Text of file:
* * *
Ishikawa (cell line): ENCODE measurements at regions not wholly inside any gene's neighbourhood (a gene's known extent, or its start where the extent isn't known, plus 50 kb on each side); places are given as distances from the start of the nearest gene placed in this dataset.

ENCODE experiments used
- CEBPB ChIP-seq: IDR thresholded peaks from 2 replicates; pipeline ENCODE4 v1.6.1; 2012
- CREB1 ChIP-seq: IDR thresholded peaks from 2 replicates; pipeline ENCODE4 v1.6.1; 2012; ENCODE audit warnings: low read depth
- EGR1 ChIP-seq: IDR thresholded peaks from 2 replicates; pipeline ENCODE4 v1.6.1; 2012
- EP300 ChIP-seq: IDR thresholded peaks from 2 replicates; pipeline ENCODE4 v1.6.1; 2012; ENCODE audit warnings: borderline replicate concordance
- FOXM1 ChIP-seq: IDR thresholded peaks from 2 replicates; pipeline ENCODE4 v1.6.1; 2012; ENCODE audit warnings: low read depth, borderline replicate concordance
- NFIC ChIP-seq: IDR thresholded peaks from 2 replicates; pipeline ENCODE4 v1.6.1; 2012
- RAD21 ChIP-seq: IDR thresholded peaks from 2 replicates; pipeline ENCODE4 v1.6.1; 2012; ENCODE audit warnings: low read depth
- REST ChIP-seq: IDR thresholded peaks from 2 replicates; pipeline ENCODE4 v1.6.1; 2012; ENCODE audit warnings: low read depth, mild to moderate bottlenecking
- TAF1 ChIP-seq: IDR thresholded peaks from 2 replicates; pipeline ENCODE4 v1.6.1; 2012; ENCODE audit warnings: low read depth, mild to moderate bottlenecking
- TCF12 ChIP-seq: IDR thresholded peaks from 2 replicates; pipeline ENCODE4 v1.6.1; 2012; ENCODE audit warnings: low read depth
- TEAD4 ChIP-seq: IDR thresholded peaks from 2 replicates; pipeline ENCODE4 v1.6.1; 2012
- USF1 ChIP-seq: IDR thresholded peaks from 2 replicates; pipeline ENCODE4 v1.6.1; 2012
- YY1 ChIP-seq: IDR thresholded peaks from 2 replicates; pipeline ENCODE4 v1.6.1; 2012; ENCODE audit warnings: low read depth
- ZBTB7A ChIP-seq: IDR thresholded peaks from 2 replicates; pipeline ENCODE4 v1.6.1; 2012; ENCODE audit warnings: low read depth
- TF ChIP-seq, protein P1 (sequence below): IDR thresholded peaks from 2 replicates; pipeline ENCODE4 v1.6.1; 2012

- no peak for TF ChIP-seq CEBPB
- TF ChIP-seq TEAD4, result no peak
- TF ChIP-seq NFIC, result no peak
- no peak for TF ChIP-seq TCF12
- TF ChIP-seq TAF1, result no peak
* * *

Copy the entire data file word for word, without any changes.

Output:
Ishikawa (cell line): ENCODE measurements at regions not wholly inside any gene's neighbourhood (a gene's known extent, or its start where the extent isn't known, plus 50 kb on each side); places are given as distances from the start of the nearest gene placed in this dataset.

ENCODE experiments used
- CEBPB ChIP-seq: IDR thresholded peaks from 2 replicates; pipeline ENCODE4 v1.6.1; 2012
- CREB1 ChIP-seq: IDR thresholded peaks from 2 replicates; pipeline ENCODE4 v1.6.1; 2012; ENCODE audit warnings: low read depth
- EGR1 ChIP-seq: IDR thresholded peaks from 2 replicates; pipeline ENCODE4 v1.6.1; 2012
- EP300 ChIP-seq: IDR thresholded peaks from 2 replicates; pipeline ENCODE4 v1.6.1; 2012; ENCODE audit warnings: borderline replicate concordance
- FOXM1 ChIP-seq: IDR thresholded peaks from 2 replicates; pipeline ENCODE4 v1.6.1; 2012; ENCODE audit warnings: low read depth, borderline replicate concordance
- NFIC ChIP-seq: IDR thresholded peaks from 2 replicates; pipeline ENCODE4 v1.6.1; 2012
- RAD21 ChIP-seq: IDR thresholded peaks from 2 replicates; pipeline ENCODE4 v1.6.1; 2012; ENCODE audit warnings: low read depth
- REST ChIP-seq: IDR thresholded peaks from 2 replicates; pipeline ENCODE4 v1.6.1; 2012; ENCODE audit warnings: low read depth, mild to moderate bottlenecking
- TAF1 ChIP-seq: IDR thresholded peaks from 2 replicates; pipeline ENCODE4 v1.6.1; 2012; ENCODE audit warnings: low read depth, mild to moderate bottlenecking
- TCF12 ChIP-seq: IDR thresholded peaks from 2 replicates; pipeline ENCODE4 v1.6.1; 2012; ENCODE audit warnings: low read depth
- TEAD4 ChIP-seq: IDR thresholded peaks from 2 replicates; pipeline ENCODE4 v1.6.1; 2012
- USF1 ChIP-seq: IDR thresholded peaks from 2 replicates; pipeline ENCODE4 v1.6.1; 2012
- YY1 ChIP-seq: IDR thresholded peaks from 2 replicates; pipeline ENCODE4 v1.6.1; 2012; ENCODE audit warnings: low read depth
- ZBTB7A ChIP-seq: IDR thresholded peaks from 2 replicates; pipeline ENCODE4 v1.6.1; 2012; ENCODE audit warnings: low read depth
- TF ChIP-seq, protein P1 (sequence below): IDR thresholded peaks from 2 replicates; pipeline ENCODE4 v1.6.1; 2012

- no peak for TF ChIP-seq CEBPB
- TF ChIP-seq TEAD4, result no peak
- TF ChIP-seq NFIC, result no peak
- no peak for TF ChIP-seq TCF12
- TF ChIP-seq TAF1, result no peak